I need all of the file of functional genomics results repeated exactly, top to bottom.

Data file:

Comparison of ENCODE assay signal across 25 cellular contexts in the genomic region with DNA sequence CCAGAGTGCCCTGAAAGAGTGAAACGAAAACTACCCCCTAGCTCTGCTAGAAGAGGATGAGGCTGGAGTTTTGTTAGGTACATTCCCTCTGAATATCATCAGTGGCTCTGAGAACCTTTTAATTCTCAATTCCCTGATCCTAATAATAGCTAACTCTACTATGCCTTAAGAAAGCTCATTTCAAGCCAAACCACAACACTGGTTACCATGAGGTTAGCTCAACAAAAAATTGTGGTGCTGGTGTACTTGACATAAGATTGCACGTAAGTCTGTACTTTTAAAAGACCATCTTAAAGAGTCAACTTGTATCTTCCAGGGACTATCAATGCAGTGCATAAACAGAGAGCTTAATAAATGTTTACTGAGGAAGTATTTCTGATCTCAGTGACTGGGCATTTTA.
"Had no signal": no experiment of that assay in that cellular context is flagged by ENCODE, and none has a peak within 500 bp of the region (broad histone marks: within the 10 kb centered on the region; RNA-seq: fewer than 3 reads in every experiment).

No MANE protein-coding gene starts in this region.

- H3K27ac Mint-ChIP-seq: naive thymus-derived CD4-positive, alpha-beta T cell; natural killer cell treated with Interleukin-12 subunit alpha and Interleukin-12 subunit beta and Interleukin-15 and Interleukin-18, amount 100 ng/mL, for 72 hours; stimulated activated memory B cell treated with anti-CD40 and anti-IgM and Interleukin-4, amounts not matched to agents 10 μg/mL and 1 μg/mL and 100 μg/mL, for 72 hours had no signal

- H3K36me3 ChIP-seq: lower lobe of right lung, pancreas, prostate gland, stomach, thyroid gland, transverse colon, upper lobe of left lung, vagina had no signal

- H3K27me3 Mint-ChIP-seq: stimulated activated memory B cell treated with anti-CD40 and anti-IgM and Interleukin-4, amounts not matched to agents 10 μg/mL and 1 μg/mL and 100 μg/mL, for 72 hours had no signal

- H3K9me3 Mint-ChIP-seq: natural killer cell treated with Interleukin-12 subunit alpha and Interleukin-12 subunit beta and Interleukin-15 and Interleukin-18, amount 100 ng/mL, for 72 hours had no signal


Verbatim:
Comparison of ENCODE assay signal across 25 cellular contexts in the genomic region with DNA sequence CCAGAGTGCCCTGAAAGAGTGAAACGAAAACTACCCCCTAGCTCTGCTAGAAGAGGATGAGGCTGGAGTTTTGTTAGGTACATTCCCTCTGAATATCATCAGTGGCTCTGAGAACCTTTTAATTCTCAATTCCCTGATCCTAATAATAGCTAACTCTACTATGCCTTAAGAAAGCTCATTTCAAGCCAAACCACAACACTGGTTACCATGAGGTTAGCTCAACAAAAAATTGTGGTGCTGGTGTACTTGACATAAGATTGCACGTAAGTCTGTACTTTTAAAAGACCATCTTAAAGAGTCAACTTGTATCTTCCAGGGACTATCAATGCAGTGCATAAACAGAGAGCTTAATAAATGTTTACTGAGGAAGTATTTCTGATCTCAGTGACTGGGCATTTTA.
"Had no signal": no experiment of that assay in that cellular context is flagged by ENCODE, and none has a peak within 500 bp of the region (broad histone marks: within the 10 kb centered on the region; RNA-seq: fewer than 3 reads in every experiment).

No MANE protein-coding gene starts in this region.

- H3K27ac Mint-ChIP-seq: naive thymus-derived CD4-positive, alpha-beta T cell; natural killer cell treated with Interleukin-12 subunit alpha and Interleukin-12 subunit beta and Interleukin-15 and Interleukin-18, amount 100 ng/mL, for 72 hours; stimulated activated memory B cell treated with anti-CD40 and anti-IgM and Interleukin-4, amounts not matched to agents 10 μg/mL and 1 μg/mL and 100 μg/mL, for 72 hours had no signal

- H3K36me3 ChIP-seq: lower lobe of right lung, pancreas, prostate gland, stomach, thyroid gland, transverse colon, upper lobe of left lung, vagina had no signal

- H3K27me3 Mint-ChIP-seq: stimulated activated memory B cell treated with anti-CD40 and anti-IgM and Interleukin-4, amounts not matched to agents 10 μg/mL and 1 μg/mL and 100 μg/mL, for 72 hours had no signal

- H3K9me3 Mint-ChIP-seq: natural killer cell treated with Interleukin-12 subunit alpha and Interleukin-12 subunit beta and Interleukin-15 and Interleukin-18, amount 100 ng/mL, for 72 hours had no signal